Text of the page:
The Philosophy of food, as a measured and healthy pleasure

The pupil did not surpass the master, but helped to disseminate his culinary concepts. How? By turning them into a veritable doctrine.

The author

Bartolomeo Sacchi (1421 – 1481), called “Platina” because he came from Piadena (near Mantua), was one of the great names of Italian Humanism.

Appointed by Pope Sixtus IV as first director of the Vatican Library (an event depicted in the fresco by Melozzo da Forlì, today in the Vatican Museum), in the 1460s he had the opportunity of meeting Master Martino da Como, personal chef to the Patriarch of Aquileia in Rome, and admired him greatly from the start.

In his treatise De honesta voluptate et valetudine (On honest indulgence and good health), Platina wrote: “What cook, o ye immortal gods, could compare with my Martino da Como, from whom I have learned most of what I write?”

Indeed, Platina’s debt to the cook from Ticino is far from slight: of the 250 dishes presented in books 6 to 10 – the part of the text dedicated to recipes -, no less than 240 were borrowed from Master Martino who, at the time, had not yet published his Libro de arte coquinaria (The art of cooking), which was composed around 1450 but only printed in 1480.

The work

De honesta voluptate et valetudine, the first printed cookery book in Italy, was first published in Rome in 1474 in Latin, in Venice in 1487 in Italian, and then throughout Europe, translated into French, German and English.

Emilio Faccioli provided the first modern Italian translation of the text, published by Einaudi in 1985 (as well as the first modern translation of Master Martino, published by Einaudi in 1987).

What was behind the great success of Platina’s work? Undoubtedly the novelty of the book’s organization. But also the systematic discussion of the art of cooking, nutrition (related to the usefulness of regular physical activity), food hygiene, the ethics of eating, and the pleasures of the table, according to practical and moral prescriptions about food and eating.

Reconnecting with the medical and philosophical thought of classical antiquity, Platina posited an integral humanism that also included an “honest”, that is to say, measured pleasure of food among the legitimate components of a person’s existential balance. “Moderation in food – he stated – leads to happiness, just as medicine restores health to the sick.” In other words: food is not a sin, if you don’t overdo it.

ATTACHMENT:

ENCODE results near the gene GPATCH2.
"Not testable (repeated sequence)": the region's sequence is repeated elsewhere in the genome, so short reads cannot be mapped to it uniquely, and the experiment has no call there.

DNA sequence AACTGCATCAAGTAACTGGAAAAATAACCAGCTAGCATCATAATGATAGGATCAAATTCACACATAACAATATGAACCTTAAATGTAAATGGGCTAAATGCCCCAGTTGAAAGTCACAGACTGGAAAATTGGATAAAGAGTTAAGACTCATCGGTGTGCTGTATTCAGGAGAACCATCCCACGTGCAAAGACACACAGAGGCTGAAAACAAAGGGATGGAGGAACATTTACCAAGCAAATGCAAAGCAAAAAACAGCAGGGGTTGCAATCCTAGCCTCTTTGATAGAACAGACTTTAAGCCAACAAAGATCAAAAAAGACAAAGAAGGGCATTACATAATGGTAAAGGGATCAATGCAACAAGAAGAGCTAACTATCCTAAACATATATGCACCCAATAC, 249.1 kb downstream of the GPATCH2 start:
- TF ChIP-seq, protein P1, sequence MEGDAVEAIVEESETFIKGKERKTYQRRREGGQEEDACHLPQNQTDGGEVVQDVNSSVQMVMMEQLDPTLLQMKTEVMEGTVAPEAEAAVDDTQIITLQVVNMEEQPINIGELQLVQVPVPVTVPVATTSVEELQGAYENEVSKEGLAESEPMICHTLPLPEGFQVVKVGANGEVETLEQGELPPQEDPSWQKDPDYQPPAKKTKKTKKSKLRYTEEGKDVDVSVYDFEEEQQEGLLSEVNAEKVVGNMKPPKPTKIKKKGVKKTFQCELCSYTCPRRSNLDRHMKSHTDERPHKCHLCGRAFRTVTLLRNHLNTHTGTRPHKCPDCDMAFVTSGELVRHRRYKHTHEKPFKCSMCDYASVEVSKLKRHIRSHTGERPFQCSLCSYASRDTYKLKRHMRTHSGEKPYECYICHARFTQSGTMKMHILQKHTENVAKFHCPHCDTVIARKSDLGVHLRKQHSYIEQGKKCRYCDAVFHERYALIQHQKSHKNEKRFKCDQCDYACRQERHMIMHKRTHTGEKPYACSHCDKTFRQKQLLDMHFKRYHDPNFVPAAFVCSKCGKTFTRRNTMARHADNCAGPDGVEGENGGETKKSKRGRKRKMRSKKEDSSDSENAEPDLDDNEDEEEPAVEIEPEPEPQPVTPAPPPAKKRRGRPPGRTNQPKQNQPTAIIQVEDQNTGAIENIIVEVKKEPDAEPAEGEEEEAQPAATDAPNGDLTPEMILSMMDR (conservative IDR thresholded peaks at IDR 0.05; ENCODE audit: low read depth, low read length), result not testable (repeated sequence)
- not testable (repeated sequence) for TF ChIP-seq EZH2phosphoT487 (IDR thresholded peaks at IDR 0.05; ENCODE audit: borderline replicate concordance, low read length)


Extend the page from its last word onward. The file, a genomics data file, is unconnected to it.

As in the aforementioned book by Martino da Como, the recipes in this work attest to the growing popularity in Italian cuisine of sweet flavours and sugar, the “new spice” which, from the 14th century onwards, accompanied or replaced traditional ones. They recipes followed the principles of Galenic medicine, according to which foods must restore balance between the primary elements making up the human body, namely air, fire, water and earth, and their respective qualities – cold, hot, wet and dry.

Another precious source of knowledge about 16th-century daily life and cooking is the treatise De partibus aedium (The parts of the house).

Composed by the humanist Francesco Maria Grapaldo (1465-1515), first published in his town, Parma, in 1494 and re-issued no less than thirteen times by the mid-16th century, this text ranges from architecture to mechanics, from medicine to botany, zoology, and household management.

The book describes a Renaissance aristocratic residence and provides information on the arrangement of the kitchen, the pantry (with notes about cheese, butter, sugar, salt, spices, and pork meat), the cellar (with comments about wines), granary, vegetable garden, vineyard, chicken coop, barn, and animal buildings.

Why read it?

Together with Master Martino’s Libro de arte coquinaria, Bartolomeo Sacchi’s work is one of the cornerstones of Fifteenth Century culinary writing. It is a summa of the culinary knowledge of the second half of the 15th century.

The repertoire of recipes is neither new nor different from previous ones. The work, which is more a treatise on the nutritional and curative power of food than a cookery book, is important because it suggests the adoption of a new imperative: frugality. Although the medium-high classes that the author was addressing still loved flaunting tables laden with all kinds of goods, from an intellectual and moral point of view they were ready to consider sobriety as a value, both at the dining table and in their lives.

Moderation in eating is a very topical issue, both as regards the impact that many products have on the environment and the planet, and the well-being of body and mind that only a balanced diet can provide. Why not, then, take inspiration from Platina’s culinary ideas?